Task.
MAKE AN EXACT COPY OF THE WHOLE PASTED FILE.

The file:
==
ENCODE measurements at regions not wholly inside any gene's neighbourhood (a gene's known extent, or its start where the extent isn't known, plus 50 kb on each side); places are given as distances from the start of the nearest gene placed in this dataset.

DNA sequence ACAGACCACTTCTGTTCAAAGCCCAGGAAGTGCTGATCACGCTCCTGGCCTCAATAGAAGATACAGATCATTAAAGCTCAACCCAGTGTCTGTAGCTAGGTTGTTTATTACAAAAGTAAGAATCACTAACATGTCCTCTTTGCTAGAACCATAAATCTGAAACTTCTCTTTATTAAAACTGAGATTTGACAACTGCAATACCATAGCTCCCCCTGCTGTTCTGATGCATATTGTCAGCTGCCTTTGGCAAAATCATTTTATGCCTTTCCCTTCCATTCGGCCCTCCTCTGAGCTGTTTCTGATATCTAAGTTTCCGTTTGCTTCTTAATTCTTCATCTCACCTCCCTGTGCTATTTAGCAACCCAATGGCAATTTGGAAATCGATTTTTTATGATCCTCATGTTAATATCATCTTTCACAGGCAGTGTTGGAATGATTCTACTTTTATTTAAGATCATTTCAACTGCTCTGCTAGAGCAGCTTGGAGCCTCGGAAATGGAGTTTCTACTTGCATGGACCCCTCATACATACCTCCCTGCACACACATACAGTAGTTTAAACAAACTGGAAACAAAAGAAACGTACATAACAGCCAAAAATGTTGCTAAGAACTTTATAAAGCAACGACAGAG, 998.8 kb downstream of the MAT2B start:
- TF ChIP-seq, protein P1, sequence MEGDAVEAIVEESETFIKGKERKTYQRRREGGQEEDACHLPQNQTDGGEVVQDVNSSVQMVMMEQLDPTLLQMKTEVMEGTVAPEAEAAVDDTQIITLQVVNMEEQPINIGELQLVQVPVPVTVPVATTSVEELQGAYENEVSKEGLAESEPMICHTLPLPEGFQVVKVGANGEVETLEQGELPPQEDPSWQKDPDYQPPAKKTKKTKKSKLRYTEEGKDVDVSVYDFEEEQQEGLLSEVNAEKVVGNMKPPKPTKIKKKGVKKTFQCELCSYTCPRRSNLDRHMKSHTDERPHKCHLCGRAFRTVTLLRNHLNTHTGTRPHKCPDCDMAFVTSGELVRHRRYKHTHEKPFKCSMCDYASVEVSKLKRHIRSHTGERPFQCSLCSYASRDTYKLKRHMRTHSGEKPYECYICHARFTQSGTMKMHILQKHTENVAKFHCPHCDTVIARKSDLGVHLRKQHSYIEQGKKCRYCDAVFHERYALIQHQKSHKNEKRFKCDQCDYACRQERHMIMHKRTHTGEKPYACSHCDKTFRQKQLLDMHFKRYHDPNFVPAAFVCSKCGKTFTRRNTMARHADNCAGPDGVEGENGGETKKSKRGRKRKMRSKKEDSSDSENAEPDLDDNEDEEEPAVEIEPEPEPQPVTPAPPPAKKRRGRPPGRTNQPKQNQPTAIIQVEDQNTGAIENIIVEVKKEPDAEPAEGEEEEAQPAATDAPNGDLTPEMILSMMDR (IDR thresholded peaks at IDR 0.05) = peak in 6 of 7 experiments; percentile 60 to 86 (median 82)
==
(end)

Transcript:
ENCODE measurements at regions not wholly inside any gene's neighbourhood (a gene's known extent, or its start where the extent isn't known, plus 50 kb on each side); places are given as distances from the start of the nearest gene placed in this dataset.

DNA sequence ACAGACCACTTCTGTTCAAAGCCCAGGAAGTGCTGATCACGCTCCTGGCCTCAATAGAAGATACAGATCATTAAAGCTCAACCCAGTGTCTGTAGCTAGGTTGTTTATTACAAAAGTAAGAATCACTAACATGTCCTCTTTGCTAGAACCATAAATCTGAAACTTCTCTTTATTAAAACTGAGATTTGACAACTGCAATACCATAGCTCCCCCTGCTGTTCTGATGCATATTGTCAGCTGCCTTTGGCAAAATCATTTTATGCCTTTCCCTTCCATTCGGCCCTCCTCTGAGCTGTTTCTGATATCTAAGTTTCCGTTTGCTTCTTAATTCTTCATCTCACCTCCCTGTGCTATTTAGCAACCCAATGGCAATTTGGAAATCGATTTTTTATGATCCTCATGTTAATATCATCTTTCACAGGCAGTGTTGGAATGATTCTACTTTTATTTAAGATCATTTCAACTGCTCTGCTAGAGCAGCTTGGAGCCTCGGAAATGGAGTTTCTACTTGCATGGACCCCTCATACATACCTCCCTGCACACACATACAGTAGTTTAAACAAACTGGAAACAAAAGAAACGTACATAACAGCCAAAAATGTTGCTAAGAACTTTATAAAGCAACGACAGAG, 998.8 kb downstream of the MAT2B start:
- TF ChIP-seq, protein P1, sequence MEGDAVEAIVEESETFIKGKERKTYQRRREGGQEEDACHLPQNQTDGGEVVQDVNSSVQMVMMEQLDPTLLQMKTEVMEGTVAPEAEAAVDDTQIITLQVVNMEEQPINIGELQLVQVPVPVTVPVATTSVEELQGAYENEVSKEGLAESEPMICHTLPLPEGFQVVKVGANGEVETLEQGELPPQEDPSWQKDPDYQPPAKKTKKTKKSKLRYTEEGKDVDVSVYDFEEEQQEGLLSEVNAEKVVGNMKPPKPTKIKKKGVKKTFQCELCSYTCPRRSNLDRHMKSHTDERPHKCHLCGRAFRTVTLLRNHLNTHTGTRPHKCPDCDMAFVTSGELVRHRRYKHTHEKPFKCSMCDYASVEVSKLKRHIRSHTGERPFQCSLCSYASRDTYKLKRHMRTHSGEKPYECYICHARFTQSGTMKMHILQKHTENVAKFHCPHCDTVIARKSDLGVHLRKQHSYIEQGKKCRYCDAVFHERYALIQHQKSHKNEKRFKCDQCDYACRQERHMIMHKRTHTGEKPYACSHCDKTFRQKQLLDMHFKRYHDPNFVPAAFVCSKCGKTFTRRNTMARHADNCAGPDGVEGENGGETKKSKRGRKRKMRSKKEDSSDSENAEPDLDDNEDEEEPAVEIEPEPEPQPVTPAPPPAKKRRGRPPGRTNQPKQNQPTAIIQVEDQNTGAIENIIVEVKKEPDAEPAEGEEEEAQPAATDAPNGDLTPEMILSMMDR (IDR thresholded peaks at IDR 0.05) = peak in 6 of 7 experiments; percentile 60 to 86 (median 82)